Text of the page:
I have a need to regularly backup some files from a Windows box both locally (on a different drive) and to a remote location over the Internet. I'm thinking of using 7zip to create the incremental backups on the local machine, and then scripting WinSCP to send them to a remote box running an OpenSSH server that will (probably via a cron job) take care of dating the backups and storing them away in neat folders.

With the links provided above, I think I can glue this together, but my question is whether or not this is a "good" solution. Is there anything I'm overlooking with this method? Is there a better (simpler?) way for me to go about doing this (note: the project has 0 budget, so while I'm a huge fan of Backblaze, it's out this time)? Is there any undue security concerns I'm ignoring? I guess I'm looking for a "best-practices" kind of thing here.


  • what version of windows? – Nick Kavadias Dec 3 '09 at 23:28
  • @Nick Kavadias, I believe there will be a mix of WinXPPro and Server2k3 machines. – mrduclaw Dec 4 '09 at 1:23

7zip + pscp [ coming from putty ] + private key without pass-phrase will work fine from windows. i do not know what is your data size, how often it changes and so on; it's not best practice but here is what i use:

  • vshadow from microsoft's volume shadow copy to create snapshot of windows file system [ and avoid problem with opened / locked files ]
  • SHADOWRSYNC script with tiny modification - i've replaced rsync with..
  • .. rdiff-backup to handle differential backup
  • plink from putty to allow secure transport layer for rdiff-backup over ssh connection.

this gives me handy, not-bandwidth-hungry way of backing up data with ability to recover n previous versions of changed files.

  • I really like this solution. Thank you. I've never played with the shadow copy stuff before, but it looks super useful. This will let me back up MSSQL databases without stopping the service, right? Thanks again! – mrduclaw Dec 4 '09 at 0:49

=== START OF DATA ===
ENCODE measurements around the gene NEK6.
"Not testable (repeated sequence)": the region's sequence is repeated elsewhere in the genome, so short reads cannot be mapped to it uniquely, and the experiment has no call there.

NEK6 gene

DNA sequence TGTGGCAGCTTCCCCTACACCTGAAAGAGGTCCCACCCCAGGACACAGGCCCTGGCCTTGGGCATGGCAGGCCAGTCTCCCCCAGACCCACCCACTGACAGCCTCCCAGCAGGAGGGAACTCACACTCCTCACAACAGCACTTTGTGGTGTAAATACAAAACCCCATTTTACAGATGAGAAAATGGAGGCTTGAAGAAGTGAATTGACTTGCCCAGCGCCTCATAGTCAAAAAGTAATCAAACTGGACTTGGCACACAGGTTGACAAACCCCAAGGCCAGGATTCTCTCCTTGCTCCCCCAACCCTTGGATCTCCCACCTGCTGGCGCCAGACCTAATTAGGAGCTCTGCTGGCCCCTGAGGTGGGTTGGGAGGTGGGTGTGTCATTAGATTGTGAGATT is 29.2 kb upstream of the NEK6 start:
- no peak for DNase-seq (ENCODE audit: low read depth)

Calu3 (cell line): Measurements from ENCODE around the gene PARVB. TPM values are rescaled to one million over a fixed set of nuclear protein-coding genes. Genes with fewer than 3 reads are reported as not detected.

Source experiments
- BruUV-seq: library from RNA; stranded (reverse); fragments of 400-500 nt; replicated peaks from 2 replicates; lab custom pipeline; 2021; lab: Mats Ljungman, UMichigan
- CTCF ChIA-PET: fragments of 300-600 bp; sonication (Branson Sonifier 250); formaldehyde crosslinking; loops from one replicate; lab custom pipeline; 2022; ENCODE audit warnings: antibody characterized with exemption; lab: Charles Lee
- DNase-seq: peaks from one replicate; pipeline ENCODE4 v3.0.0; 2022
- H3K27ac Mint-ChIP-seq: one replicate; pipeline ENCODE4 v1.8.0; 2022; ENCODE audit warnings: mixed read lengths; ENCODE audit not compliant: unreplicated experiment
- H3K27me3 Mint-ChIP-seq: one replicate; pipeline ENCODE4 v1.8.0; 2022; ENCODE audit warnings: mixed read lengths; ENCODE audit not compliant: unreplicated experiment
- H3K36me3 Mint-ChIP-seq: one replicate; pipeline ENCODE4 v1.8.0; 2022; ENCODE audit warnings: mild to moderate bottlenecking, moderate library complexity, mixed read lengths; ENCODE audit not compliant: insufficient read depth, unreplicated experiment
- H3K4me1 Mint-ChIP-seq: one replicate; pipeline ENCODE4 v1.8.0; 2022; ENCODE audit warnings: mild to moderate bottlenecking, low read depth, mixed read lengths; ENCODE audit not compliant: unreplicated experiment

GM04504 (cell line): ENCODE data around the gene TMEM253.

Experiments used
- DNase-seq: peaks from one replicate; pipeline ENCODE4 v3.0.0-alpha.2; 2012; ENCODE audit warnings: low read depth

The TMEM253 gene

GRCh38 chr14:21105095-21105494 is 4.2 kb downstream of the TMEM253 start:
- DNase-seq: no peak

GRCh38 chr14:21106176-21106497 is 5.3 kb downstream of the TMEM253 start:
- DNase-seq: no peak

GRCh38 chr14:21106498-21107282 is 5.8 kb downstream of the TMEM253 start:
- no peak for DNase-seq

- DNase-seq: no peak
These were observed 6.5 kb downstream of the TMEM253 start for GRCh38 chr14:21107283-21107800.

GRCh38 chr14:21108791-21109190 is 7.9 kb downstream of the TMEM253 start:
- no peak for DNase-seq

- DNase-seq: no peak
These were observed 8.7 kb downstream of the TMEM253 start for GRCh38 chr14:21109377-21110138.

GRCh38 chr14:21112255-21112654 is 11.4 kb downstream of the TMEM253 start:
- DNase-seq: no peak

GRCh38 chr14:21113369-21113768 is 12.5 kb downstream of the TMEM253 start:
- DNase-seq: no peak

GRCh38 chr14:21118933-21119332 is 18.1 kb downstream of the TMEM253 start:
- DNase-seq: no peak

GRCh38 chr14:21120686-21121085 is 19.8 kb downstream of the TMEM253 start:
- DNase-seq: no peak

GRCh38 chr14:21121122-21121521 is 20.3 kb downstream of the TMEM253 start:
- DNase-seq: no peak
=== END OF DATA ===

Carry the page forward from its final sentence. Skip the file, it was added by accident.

• Shadow copy is equivalent of pulling the power plug from the server... in a way. I believe that there are better ways of backing up msssql, but if you want to uses volume shadow copy - it should do the trick. – pQd Dec 4 '09 at 7:06

There's also duplicity if you're interested in rsync + gnupg encryption + ssh / s3 / various other storage back-ends. There's a little leg-work involved in making it work on Windows (namely installing Cygwin and the requisite supporting software packages), but that's not too hard.

You'll have the benefit of encrypted, differential backups which you can store on a Linux (or other SSH-enabled server), Amazon's S3, etc.

  • I like this. My only concern is installing Cygwin and a bunch of tools on the client's machine. I'm trying to keep my footprint as small as possible. At home though, I might go for this as it looks pretty sweet. Thanks! – mrduclaw Dec 4 '09 at 0:43

I second rsync + ssh, that's what i'm using on my own network

Consider also rsnapshot for backups

  • I use rsync to back up Windows shares on my LAN to an Ubuntu box. How could I go about easily doing this via ssh tunneling (I assume that's what you meant)? Won't the Windows box need an ssh server or rsync? – mrduclaw Dec 4 '09 at 1:27

really like this solution. Thank you. I've never played with the shadow copy stuff before, but it looks super useful. This will let me back up MSSQL databases without stopping the service, right?

No, absolutely not. You cannot naively back up an open database because its various component files will be out of sync and you will miss the in-memory stuff. You must either shut it down or use one of Sql Server's native backup methods or a proprietary solution.